Why Top College Coaches Have Trouble Replicating Their Success in the NBA

An orange basketball sits on a hardwood court floor with spot lighting and background that goes from dark to light.
An orange basketball sits on a hardwood court floor with spot lighting and background that goes from dark to light.

Billy Donovan and Fred Hoiberg, two of the best college basketball coaches in the country, have moved up to lead the Oklahoma City Thunder and Chicago Bulls this season. They, along with Brad Stevens who decamped from Butler to the Boston Celtics two years ago, follow in the footsteps of their peers by jumping from college to the pros and never replicating their NCAA success.

Lon Kruger (Atlanta Hawks), Tim Floyd (Chicago Bulls), Mike Montgomery (Golden State Warriors) and Leonard Hamilton (Washington Wizards) all failed to compile winning NBA coaching records. And two of the college game’s best, Rick Pitino (Boston Celtics) and John Calipari (New Jersey Nets), ended their short NBA careers with a 172-258 combined record. It’s no wonder NBA front offices have historically shied away from college coaches. The results have been disastrous.

So why have college coaches had such a difficult time transitioning to the NBA? Here are four common challenges that Donovan, Hoiberg and Stevens need to overcome in order to win in the pros.

College Coaches Have Struggled with the Non-Stop NBA Schedule

While the 30-game NCAA basketball regular season has its demands, it’s nothing like the 82-game NBA calendar that often has teams playing back-to-back games. Rather than holding multiple practices between games, NBA teams essentially learn new plays during live games. “That’s probably the biggest difference, just how many things you have to accomplish with very limited time on the practice court,” says Stevens.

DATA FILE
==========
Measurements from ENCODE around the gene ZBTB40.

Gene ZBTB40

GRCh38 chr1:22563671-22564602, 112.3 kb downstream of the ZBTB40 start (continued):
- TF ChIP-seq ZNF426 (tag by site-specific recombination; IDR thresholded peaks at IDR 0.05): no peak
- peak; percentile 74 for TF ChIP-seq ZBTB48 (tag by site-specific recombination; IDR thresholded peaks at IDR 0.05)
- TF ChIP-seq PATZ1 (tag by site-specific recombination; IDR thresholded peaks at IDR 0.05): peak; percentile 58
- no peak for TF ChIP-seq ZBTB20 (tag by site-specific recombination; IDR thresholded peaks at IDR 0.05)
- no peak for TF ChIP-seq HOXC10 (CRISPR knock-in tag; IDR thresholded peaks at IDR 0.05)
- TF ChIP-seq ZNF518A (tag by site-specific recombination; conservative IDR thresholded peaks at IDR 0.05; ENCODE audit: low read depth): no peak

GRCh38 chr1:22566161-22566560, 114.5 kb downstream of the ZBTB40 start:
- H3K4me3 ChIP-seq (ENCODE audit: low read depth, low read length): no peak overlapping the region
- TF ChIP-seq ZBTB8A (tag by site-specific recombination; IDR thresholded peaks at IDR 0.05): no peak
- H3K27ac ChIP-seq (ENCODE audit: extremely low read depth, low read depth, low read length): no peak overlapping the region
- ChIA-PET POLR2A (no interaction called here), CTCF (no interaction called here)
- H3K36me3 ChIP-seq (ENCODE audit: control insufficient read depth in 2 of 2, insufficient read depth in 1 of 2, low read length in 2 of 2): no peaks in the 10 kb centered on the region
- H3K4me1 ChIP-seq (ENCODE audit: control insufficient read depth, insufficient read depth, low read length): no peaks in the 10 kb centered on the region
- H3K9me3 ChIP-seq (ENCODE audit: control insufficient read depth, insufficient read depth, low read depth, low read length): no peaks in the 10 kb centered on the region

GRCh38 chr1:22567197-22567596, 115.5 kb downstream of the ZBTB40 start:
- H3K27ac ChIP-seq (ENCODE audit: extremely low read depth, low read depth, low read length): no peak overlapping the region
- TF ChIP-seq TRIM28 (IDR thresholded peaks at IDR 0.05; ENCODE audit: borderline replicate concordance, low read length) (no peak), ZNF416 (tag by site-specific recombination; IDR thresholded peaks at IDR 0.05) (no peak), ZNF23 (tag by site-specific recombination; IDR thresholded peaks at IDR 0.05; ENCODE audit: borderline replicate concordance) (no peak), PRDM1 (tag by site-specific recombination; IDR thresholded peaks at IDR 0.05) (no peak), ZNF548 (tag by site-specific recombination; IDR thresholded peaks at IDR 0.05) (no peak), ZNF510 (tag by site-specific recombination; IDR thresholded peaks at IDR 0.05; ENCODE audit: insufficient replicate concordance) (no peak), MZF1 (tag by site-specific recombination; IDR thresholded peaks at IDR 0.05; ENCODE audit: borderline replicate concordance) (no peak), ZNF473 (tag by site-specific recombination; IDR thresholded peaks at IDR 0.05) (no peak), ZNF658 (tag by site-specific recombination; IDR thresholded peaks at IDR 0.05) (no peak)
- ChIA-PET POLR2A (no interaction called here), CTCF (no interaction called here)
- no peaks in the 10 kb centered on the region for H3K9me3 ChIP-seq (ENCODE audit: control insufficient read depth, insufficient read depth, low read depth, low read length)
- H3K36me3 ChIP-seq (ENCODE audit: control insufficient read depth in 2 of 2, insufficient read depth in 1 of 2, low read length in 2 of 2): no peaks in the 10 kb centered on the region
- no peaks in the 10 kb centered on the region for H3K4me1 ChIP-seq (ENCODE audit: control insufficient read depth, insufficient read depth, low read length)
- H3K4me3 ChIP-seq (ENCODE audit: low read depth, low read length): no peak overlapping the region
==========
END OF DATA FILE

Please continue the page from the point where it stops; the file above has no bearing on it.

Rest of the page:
They Tried to Treat 26-year-olds Like 18-year-olds

College coaches are used to calling every play on the court, and that works with college students. However, guys in their mid-20s who make millions get used to having more control over their team’s play calls than college coaches are used to granting. Take John Calipari. “Dennis Rodman, of all people, once came over to Cal and said, ‘Hey, you need to calm down and just let ’em play,'” recalled Kendall Gill, one of the stars on Calipari’s 1997-98 playoff team. “If hearing that from Dennis Rodman isn’t a message, I don’t know what is.”

They Didn’t Befriend The Star Player

College coaches like Mike Krzyzewski and Roy Williams are gods at their schools. Whatever they say, goes. However, in the NBA it’s the players, not the coaches, who are the kings. Smart coaches realize they must give their stars a bit of leeway. Carlesimo tried to use the same demanding coaching style that had served him well at Seton Hall and it backfired at Golden State. In the most memorable incident, former NBA player Latrell Spreewell revolted by choking Carlesimo.

They Went to Teams that Had No Chance

Stevens turned underdog Butler into a powerhouse and Donovan elevated the University of Florida from bottom dweller to two-time national champion, but college coaches have rarely been able to resurrect a struggling pro franchise. While college coaches aren’t going to be asked to coach a playoff-caliber team right away, they also should avoid going places that have no turnaround prospects in sight. “I reiterated to Billy, the mistakes that college coaches make is they take bad jobs and then they get branded they can’t coach in the pros,” Pitino told ESPN earlier this year. “If you go to the pros, you have to make sure you do what Phil Jackson did—go where you can win.”